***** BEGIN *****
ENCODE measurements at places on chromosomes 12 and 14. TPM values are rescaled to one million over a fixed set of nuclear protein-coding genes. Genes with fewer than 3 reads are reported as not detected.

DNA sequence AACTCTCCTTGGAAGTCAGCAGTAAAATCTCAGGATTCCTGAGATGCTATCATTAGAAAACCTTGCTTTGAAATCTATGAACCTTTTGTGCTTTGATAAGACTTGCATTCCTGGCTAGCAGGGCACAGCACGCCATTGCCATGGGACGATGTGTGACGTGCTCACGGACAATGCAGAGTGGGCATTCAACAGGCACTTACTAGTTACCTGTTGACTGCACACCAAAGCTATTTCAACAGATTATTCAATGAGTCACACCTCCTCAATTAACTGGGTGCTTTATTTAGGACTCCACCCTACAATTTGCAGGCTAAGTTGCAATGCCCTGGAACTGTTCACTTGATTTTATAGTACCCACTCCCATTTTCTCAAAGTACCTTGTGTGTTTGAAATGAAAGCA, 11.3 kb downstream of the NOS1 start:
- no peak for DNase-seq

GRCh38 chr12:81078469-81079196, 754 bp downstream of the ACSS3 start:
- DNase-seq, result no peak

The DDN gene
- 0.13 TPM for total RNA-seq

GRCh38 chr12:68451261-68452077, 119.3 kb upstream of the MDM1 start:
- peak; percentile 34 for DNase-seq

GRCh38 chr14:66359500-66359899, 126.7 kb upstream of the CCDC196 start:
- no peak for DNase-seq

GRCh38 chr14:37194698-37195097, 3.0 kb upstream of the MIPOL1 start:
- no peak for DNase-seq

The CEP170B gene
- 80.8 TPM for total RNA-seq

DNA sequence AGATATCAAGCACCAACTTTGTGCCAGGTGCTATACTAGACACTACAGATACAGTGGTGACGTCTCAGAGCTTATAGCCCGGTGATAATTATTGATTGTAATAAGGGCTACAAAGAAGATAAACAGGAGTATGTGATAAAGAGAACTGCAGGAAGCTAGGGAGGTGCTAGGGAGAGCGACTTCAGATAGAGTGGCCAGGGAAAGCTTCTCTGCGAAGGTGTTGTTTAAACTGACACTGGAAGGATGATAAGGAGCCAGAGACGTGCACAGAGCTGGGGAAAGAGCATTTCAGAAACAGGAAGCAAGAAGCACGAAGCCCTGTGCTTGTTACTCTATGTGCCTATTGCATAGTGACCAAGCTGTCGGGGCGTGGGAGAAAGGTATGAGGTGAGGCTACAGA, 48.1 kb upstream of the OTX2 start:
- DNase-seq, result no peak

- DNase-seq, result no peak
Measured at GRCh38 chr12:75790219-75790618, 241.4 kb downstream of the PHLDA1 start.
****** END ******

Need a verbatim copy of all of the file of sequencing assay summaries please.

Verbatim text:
ENCODE measurements at places on chromosomes 12 and 14. TPM values are rescaled to one million over a fixed set of nuclear protein-coding genes. Genes with fewer than 3 reads are reported as not detected.

DNA sequence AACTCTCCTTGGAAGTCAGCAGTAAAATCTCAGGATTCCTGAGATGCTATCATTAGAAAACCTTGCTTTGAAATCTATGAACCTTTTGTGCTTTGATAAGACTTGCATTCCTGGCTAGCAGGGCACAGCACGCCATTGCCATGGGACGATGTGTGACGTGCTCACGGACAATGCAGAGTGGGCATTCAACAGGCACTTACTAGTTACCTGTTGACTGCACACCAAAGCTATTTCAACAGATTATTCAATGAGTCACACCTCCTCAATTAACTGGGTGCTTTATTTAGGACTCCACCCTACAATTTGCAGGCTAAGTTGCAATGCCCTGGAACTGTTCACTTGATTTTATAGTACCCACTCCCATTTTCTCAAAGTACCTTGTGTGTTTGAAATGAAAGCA, 11.3 kb downstream of the NOS1 start:
- no peak for DNase-seq

GRCh38 chr12:81078469-81079196, 754 bp downstream of the ACSS3 start:
- DNase-seq, result no peak

The DDN gene
- 0.13 TPM for total RNA-seq

GRCh38 chr12:68451261-68452077, 119.3 kb upstream of the MDM1 start:
- peak; percentile 34 for DNase-seq

GRCh38 chr14:66359500-66359899, 126.7 kb upstream of the CCDC196 start:
- no peak for DNase-seq

GRCh38 chr14:37194698-37195097, 3.0 kb upstream of the MIPOL1 start:
- no peak for DNase-seq

The CEP170B gene
- 80.8 TPM for total RNA-seq

DNA sequence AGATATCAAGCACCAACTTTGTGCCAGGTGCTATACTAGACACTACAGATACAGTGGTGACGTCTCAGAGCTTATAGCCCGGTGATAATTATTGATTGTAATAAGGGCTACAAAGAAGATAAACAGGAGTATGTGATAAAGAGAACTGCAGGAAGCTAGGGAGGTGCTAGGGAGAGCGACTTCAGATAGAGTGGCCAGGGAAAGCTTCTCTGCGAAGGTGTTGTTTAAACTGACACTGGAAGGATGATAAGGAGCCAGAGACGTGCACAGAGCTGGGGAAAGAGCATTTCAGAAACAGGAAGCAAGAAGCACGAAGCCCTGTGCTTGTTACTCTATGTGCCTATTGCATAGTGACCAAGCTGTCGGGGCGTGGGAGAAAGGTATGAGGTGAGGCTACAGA, 48.1 kb upstream of the OTX2 start:
- DNase-seq, result no peak

- DNase-seq, result no peak
Measured at GRCh38 chr12:75790219-75790618, 241.4 kb downstream of the PHLDA1 start.